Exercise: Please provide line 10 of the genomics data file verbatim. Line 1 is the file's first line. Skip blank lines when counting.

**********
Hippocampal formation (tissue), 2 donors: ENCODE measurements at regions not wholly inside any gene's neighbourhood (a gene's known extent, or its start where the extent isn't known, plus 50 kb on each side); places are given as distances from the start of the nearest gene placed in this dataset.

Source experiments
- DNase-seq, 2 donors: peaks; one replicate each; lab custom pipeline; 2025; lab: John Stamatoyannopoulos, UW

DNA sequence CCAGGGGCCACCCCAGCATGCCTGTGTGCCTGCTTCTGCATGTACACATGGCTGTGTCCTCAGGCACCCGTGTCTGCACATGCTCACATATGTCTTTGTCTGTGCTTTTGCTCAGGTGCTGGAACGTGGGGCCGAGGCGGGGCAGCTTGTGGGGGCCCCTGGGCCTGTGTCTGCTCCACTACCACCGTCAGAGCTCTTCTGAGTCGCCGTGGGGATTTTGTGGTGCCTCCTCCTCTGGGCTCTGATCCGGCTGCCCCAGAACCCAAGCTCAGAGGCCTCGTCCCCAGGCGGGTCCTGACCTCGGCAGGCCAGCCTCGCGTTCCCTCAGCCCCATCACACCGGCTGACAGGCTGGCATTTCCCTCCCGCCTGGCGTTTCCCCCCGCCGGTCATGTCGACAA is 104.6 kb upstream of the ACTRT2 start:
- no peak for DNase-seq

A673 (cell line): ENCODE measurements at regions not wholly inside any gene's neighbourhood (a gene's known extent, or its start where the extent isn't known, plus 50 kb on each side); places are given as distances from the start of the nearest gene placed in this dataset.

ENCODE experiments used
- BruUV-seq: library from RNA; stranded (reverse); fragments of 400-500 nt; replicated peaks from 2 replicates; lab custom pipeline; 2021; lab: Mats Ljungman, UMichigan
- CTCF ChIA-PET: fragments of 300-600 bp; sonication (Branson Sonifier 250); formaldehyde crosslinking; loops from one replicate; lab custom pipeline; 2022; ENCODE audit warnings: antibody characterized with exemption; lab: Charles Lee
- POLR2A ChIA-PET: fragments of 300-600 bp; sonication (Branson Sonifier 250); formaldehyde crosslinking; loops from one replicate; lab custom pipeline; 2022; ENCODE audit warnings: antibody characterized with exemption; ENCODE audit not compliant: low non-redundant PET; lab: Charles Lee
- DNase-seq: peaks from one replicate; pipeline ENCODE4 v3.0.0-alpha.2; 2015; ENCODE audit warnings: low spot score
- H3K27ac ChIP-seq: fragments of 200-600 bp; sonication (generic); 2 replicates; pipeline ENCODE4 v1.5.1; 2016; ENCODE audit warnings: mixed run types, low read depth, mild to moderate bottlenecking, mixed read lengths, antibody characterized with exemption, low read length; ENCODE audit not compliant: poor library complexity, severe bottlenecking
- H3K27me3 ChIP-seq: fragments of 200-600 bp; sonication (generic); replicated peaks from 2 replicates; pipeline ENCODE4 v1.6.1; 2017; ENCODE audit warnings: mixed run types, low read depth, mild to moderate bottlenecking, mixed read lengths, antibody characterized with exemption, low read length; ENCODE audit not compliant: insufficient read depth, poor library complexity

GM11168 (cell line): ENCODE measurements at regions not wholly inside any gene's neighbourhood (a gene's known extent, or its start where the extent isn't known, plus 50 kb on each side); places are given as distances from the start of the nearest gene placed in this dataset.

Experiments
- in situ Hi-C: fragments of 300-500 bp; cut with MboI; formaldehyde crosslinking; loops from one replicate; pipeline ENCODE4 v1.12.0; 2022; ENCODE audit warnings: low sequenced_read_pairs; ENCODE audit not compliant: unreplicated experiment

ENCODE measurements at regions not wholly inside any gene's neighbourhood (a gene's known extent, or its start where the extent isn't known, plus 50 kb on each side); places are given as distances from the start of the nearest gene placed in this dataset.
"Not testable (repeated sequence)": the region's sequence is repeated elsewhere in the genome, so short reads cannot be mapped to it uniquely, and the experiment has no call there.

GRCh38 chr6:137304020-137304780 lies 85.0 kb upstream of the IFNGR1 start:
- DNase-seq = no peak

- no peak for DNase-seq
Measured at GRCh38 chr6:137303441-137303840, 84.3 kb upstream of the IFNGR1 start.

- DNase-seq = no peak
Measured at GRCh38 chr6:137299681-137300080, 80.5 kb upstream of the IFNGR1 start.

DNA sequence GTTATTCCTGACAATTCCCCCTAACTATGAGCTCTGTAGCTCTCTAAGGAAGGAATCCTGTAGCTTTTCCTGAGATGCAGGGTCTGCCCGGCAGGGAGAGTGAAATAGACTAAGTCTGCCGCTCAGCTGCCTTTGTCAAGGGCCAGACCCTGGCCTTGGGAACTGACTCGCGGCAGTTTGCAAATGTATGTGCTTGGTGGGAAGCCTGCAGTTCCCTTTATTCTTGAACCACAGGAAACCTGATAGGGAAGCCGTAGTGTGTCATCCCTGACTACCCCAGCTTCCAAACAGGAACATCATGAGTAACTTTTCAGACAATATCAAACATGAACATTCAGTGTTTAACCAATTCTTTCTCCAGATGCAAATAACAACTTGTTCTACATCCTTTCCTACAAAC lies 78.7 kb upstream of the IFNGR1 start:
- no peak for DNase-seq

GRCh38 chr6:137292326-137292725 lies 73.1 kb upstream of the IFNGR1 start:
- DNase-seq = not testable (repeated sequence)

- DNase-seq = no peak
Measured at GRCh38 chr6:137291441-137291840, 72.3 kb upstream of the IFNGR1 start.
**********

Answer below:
- POLR2A ChIA-PET: fragments of 300-600 bp; sonication (Branson Sonifier 250); formaldehyde crosslinking; loops from one replicate; lab custom pipeline; 2022; ENCODE audit warnings: antibody characterized with exemption; ENCODE audit not compliant: low non-redundant PET; lab: Charles Lee